If you’d like to read more about how to build a capsule wardrobe, check out this post. In order to create a wardrobe that will last for years, you have to let go of the desire to be on trend. Styles will come and go, but you can have classic items and style them in a way that keeps your current. Style doesn’t come from the items themselves, but more from how you put it all together. As you develop your own personal style, it will be something that transcends time and is more of an expression of your own life experiences. You don’t have to buy things straight from the runway to be trendy, and you don’t have to have trendy items to be considered stylish. One of the things I do as a personal stylist is try to help you discover your own personal style. We all have one, no matter how helpless you may feel. You just have to learn to find what you like verses what is popular. While I love tools like Pinterest, I find that it can also become a place of comparison vs listening to your own inner voice. I encourage you to look around your home and in your existing closet to help you discover the things you like. Do you like more neutral colors or do you fancy yourself eclectic? Do you go for more traditional items or do you like things hand made? Take some time to look through magazines or even your friend’s homes to see what inspires you. You’ll know it because it will light you up inside. 

Invest in quality. I know that it’s a privilege to buy expensive things. I promise, though, if you take the time to save money to invest in a special item, you will care for it and have it longer than buying cheap items that don’t last through a season. I recently purchased a beautiful pair of black boots from a company called Nisolo. They are more expensive but they are timeless and can be repaired if needed. When pieces are made of high quality materials, they can be mended and used for years. Invest in your items. It may be hard at first, but as time goes on, you will come to understand why high quality items are better and more affordable in the long run. When buying high quality items, focus on classic cuts and colors. Focus on things that you like vs what’s on trend. I love neutrals and muted earth tones, so my closet has a lot of black, camel, gray, olive green, and rose/blush. Those colors go together well and will probably be modern looking forever. Lastly, if you are tired of an item that you spent a lot of money on, you have a couple of options.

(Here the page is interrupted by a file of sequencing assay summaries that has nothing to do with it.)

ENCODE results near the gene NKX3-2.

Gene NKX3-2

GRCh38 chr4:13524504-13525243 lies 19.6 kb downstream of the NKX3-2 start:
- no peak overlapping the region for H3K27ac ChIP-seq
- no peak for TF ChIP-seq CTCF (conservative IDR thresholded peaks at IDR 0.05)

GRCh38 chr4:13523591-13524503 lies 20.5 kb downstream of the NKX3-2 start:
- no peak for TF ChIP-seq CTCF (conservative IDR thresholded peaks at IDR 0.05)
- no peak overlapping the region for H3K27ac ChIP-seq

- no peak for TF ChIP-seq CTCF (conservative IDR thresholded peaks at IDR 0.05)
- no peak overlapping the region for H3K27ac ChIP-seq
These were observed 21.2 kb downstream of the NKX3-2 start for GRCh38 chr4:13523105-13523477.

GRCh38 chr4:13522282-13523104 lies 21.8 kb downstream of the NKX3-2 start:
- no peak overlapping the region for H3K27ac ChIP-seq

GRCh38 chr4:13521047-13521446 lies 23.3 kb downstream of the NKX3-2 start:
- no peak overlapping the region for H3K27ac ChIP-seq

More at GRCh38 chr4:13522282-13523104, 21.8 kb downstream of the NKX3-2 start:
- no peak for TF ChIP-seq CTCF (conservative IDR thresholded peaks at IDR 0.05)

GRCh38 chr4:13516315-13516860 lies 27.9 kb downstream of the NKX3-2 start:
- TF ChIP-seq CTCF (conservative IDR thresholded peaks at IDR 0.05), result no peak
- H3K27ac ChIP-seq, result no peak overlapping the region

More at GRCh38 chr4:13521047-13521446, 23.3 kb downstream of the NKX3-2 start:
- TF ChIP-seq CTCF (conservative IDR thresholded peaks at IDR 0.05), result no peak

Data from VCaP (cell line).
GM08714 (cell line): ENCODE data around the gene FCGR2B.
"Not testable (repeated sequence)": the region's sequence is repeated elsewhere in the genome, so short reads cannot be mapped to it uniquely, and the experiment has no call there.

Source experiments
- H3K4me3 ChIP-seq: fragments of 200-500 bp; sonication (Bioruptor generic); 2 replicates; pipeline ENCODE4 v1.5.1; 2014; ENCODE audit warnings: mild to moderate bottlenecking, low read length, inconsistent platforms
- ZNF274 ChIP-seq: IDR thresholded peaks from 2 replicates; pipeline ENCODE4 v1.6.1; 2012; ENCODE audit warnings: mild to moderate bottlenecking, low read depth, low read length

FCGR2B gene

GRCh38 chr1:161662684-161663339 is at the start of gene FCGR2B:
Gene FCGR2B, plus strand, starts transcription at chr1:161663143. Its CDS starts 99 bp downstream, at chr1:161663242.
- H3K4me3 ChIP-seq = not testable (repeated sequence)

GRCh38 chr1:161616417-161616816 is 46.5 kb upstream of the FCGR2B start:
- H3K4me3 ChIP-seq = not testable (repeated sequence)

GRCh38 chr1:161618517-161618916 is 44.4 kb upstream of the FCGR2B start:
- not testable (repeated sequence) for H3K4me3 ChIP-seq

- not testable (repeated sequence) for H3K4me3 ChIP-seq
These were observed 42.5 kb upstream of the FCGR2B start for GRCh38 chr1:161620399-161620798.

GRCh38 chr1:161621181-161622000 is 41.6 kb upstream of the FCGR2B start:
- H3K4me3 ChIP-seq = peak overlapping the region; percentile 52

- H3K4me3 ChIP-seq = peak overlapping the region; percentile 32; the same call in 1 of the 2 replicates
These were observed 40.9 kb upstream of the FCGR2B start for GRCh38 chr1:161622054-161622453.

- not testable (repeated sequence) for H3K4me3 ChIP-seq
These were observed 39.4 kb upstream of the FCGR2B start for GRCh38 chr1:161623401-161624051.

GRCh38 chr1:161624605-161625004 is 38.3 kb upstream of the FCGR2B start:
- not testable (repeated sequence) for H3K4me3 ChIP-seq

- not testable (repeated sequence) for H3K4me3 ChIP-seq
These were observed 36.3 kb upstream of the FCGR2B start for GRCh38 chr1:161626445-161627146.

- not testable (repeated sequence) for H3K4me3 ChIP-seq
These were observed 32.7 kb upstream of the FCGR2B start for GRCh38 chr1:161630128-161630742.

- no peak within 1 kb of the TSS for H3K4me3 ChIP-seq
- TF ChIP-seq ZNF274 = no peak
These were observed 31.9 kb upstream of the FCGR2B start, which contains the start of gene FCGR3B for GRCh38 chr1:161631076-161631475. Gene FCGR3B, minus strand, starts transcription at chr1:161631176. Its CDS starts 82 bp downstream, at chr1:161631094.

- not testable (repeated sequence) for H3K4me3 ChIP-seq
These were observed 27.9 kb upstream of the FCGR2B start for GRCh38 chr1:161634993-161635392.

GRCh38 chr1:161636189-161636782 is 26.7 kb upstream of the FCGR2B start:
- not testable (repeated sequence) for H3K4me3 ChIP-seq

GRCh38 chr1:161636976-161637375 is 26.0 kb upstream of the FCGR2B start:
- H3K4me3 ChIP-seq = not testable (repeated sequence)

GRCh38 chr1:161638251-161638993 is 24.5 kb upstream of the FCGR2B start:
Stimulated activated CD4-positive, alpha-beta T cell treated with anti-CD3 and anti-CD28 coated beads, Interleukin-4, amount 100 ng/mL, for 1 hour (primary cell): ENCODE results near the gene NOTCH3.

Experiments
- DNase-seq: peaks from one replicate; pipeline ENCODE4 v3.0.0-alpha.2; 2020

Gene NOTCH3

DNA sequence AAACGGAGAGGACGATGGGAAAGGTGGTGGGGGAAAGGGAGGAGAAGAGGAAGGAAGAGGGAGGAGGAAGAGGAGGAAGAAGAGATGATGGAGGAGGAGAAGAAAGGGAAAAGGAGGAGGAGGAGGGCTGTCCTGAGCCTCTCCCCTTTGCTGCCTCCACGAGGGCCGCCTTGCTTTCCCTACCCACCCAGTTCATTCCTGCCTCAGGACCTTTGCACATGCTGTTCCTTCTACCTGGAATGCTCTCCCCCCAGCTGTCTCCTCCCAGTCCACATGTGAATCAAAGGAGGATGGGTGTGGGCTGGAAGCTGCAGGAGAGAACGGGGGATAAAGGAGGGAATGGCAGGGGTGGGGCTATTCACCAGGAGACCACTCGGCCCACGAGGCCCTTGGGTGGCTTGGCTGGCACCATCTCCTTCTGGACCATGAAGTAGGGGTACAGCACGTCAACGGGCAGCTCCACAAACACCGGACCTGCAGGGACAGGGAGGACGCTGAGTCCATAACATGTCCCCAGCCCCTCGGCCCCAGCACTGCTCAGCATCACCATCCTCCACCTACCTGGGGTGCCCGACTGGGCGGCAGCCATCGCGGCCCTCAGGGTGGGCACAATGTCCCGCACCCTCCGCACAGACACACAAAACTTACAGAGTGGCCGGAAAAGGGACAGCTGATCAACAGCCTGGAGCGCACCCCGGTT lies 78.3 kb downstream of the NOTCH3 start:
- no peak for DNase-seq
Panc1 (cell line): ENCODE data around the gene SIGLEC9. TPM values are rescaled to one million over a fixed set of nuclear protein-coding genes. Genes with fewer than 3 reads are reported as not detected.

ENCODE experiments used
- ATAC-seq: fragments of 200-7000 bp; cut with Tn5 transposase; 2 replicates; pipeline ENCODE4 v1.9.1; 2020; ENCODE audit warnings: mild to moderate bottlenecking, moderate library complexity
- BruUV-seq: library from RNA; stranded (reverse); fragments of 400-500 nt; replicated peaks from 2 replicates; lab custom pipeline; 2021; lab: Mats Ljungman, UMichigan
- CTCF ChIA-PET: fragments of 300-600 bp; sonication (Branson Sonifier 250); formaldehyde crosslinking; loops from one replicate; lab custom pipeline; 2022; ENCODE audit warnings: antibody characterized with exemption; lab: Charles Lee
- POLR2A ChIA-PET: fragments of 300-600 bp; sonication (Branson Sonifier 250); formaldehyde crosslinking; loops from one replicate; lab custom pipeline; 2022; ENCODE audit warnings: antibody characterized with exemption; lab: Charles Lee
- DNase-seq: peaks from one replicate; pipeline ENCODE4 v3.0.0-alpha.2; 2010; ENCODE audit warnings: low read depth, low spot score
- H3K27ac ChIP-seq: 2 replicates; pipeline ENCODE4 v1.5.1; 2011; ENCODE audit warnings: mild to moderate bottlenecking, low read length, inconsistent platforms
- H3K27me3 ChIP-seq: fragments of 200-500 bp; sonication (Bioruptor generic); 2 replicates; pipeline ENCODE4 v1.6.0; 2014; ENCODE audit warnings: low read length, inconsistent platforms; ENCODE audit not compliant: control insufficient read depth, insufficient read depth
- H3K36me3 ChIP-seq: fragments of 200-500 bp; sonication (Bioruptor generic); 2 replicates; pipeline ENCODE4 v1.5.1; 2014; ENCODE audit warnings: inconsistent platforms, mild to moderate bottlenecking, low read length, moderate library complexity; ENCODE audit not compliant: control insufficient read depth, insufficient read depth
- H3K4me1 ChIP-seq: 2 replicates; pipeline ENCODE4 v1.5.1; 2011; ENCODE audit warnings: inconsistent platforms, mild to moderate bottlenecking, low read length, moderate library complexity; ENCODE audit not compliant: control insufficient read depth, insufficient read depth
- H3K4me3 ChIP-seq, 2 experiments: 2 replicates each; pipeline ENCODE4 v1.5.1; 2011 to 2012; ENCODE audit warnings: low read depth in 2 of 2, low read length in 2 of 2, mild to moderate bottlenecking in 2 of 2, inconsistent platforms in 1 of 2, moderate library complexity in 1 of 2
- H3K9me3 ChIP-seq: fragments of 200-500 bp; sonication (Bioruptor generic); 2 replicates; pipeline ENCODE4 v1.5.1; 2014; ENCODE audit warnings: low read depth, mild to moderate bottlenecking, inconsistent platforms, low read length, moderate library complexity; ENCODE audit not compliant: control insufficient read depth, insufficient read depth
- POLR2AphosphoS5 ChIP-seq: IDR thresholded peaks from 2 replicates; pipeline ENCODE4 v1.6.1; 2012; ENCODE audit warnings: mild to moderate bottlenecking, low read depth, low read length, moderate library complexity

1. You can pack it up and revisit the item at a later time. You may find that you missed it and will gladly rework it back into your wardrobe
  2. Sell it. You can sell it on facebook marketplace, poshmark, or even at a local clothing store
  3. Donate it. Make sure it’s washed and depilled so that they will actually use it instead of throw it away


Lastly, care for your items. Make sure to follow wash instructions, hang them to dry, and don’t wash them until they are actually dirty. Keep your loads small because oversized loads will destroy your clothing and use a gentle detergent. Hang your clothes back up when done (or fold them) and place them where they belong. Put your shoes in a shoe rack and protect them from the elements. Treat your clothes as though you value them and they will last a long time.  

So much of this is new to me, so who knows where I will be in 5 years. Maybe I will have abandoned it all for something new. For now, though, I have enjoyed learning to cherish each piece in my closet. And I have enjoyed finding new companies that make beautiful clothing even more. I’d love to hear your thoughts on this so please feel free to message me or leave a comment. As always, thanks for reading!